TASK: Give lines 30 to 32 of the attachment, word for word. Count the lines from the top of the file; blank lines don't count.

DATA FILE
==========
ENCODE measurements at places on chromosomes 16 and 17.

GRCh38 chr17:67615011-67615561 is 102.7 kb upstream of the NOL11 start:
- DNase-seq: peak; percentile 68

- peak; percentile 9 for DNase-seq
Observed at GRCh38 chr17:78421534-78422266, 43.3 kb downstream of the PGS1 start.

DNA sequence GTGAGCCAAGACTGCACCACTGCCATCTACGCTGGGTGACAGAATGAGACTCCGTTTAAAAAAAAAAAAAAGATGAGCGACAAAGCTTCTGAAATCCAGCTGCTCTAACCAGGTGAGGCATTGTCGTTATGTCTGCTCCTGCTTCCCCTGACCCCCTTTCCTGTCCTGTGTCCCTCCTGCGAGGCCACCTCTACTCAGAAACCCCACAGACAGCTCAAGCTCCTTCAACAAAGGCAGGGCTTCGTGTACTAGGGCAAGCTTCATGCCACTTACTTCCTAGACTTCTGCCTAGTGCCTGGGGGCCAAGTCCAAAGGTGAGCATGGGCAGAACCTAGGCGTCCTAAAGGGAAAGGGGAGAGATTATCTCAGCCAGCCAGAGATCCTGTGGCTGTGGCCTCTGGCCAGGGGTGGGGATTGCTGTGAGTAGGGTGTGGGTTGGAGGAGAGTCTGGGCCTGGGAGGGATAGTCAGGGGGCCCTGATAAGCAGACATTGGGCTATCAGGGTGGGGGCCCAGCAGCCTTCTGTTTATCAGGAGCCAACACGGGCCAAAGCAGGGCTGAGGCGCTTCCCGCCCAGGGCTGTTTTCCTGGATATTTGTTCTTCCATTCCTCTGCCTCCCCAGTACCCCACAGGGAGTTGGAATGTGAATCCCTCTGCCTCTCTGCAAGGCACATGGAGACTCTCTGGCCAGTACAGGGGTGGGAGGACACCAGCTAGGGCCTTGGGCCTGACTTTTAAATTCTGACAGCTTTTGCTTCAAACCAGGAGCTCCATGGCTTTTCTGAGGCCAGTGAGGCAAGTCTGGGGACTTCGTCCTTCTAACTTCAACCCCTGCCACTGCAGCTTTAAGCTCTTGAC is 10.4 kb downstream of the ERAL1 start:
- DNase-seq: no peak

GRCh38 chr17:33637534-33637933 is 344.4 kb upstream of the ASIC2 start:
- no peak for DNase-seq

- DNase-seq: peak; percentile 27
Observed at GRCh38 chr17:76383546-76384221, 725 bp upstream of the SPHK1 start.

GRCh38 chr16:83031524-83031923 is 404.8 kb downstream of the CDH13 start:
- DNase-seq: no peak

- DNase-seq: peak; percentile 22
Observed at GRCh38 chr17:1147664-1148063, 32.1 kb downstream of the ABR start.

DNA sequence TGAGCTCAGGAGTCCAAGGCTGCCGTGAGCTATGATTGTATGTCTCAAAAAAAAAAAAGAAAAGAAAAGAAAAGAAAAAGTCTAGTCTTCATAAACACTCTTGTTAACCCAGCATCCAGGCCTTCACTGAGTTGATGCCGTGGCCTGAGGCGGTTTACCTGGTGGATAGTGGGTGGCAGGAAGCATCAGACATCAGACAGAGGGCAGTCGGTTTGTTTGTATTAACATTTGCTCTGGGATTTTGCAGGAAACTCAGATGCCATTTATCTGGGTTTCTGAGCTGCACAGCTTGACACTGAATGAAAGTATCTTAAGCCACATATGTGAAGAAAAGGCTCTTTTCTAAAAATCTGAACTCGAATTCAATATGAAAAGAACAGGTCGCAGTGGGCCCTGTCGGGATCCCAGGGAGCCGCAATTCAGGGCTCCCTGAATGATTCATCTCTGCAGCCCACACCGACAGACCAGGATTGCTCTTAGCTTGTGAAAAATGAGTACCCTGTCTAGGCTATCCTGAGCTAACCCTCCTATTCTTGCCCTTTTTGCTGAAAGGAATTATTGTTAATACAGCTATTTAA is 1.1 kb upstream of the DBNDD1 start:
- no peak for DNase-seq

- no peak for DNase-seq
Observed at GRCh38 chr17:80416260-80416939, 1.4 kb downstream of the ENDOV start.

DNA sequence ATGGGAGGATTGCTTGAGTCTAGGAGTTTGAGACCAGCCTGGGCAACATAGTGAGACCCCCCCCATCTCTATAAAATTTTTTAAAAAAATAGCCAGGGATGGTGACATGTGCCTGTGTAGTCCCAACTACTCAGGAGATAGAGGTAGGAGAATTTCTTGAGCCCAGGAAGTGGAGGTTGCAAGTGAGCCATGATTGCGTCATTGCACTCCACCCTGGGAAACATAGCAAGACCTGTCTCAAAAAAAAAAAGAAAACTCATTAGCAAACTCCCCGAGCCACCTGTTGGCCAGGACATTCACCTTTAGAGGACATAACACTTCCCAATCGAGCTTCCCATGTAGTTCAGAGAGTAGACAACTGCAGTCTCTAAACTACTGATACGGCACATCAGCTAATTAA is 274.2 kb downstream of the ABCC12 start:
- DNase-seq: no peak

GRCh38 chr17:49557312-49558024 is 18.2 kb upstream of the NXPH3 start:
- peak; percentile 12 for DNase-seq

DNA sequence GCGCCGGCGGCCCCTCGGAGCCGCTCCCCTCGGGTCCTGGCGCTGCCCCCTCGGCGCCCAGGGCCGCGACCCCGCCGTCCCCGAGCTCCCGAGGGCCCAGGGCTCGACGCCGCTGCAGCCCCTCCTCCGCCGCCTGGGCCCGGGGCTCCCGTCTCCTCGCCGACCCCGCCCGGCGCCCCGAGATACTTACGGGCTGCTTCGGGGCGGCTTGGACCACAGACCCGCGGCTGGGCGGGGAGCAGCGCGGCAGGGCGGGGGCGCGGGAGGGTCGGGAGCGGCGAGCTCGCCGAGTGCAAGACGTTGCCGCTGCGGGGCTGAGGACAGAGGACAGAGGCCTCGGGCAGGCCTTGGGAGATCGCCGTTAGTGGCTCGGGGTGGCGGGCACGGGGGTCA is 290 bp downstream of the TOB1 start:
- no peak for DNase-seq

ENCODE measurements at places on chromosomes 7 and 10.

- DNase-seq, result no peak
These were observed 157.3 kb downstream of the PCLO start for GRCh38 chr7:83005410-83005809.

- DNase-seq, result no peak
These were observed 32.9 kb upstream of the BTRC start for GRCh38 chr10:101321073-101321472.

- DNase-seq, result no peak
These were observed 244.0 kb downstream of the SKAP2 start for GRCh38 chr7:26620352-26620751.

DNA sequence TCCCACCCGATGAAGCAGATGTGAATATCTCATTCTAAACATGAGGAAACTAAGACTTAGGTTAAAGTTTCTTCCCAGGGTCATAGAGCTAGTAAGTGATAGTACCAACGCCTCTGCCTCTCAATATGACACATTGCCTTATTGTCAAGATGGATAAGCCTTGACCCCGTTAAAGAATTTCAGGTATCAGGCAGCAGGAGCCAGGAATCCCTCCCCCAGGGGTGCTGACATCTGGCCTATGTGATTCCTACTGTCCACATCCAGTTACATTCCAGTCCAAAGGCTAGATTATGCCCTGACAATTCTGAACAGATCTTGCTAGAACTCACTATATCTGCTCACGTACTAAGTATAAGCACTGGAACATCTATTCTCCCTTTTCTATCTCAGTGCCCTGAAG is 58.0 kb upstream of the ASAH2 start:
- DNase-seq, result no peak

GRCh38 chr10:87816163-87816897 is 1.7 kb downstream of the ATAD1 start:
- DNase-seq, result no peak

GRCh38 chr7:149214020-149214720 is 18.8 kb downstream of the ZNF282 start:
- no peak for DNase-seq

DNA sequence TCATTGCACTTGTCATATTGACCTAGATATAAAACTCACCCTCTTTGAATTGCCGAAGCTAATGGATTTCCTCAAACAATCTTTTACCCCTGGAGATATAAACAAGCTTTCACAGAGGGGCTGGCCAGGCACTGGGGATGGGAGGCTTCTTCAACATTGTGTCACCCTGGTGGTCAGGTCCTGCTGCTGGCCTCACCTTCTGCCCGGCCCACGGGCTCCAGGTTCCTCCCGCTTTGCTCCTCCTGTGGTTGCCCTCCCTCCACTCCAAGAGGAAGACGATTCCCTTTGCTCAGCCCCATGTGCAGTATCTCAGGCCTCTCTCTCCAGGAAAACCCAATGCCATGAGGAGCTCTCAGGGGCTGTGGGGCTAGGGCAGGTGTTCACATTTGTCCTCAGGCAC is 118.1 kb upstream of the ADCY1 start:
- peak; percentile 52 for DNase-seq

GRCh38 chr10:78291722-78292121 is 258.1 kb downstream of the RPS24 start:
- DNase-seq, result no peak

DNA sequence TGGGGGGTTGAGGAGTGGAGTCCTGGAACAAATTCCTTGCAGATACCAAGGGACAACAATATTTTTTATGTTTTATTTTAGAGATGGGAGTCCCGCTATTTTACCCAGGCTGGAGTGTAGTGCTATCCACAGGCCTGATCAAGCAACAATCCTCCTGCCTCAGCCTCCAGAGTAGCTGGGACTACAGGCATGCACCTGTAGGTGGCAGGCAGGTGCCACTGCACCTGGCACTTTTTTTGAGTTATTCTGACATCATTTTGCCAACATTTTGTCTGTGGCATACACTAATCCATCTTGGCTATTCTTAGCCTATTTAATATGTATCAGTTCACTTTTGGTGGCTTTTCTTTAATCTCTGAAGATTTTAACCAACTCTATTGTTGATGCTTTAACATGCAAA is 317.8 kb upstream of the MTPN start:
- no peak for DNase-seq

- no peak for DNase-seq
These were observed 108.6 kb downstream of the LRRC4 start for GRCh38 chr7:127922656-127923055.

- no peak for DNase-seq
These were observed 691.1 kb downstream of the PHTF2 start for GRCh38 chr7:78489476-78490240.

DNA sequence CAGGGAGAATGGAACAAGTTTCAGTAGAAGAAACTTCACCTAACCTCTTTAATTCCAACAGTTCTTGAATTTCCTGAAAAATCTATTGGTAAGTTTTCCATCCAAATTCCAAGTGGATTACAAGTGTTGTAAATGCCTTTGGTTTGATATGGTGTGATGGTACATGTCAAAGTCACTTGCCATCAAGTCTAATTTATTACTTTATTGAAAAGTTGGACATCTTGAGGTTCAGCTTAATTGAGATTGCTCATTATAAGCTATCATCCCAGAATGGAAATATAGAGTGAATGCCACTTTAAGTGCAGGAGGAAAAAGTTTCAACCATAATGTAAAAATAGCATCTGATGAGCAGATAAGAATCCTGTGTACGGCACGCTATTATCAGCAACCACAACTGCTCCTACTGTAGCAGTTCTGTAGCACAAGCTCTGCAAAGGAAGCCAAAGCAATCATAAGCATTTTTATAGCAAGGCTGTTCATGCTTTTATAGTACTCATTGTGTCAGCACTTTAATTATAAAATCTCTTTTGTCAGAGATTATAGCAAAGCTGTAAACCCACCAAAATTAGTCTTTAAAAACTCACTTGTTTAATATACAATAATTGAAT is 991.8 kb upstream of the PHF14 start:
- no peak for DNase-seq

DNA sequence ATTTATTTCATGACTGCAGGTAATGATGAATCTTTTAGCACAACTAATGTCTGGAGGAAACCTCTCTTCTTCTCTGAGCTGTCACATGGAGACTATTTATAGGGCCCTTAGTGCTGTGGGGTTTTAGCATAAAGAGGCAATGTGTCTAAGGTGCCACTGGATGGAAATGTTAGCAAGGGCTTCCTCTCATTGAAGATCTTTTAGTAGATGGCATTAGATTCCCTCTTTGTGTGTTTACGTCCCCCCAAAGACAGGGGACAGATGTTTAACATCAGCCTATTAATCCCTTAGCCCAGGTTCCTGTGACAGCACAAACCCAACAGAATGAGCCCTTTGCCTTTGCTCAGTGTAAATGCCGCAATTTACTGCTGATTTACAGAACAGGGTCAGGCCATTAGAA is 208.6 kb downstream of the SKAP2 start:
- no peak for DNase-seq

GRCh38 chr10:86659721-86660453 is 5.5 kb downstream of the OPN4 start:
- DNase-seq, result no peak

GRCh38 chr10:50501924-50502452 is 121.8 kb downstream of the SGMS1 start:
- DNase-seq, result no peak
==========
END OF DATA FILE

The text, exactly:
These were observed 32.9 kb upstream of the BTRC start for GRCh38 chr10:101321073-101321472.

- DNase-seq, result no peak
These were observed 244.0 kb downstream of the SKAP2 start for GRCh38 chr7:26620352-26620751.